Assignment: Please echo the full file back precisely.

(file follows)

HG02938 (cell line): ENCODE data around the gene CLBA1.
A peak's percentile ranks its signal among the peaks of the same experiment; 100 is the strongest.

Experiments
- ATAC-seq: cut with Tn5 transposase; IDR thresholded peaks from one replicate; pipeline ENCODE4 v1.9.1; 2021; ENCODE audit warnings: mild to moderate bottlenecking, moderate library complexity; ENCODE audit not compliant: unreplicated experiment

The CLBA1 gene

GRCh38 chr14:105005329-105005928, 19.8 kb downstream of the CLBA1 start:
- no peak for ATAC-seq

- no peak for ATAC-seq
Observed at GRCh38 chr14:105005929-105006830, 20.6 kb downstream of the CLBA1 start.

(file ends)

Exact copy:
HG02938 (cell line): ENCODE data around the gene CLBA1.
A peak's percentile ranks its signal among the peaks of the same experiment; 100 is the strongest.

Experiments
- ATAC-seq: cut with Tn5 transposase; IDR thresholded peaks from one replicate; pipeline ENCODE4 v1.9.1; 2021; ENCODE audit warnings: mild to moderate bottlenecking, moderate library complexity; ENCODE audit not compliant: unreplicated experiment

The CLBA1 gene

GRCh38 chr14:105005329-105005928, 19.8 kb downstream of the CLBA1 start:
- no peak for ATAC-seq

- no peak for ATAC-seq
Observed at GRCh38 chr14:105005929-105006830, 20.6 kb downstream of the CLBA1 start.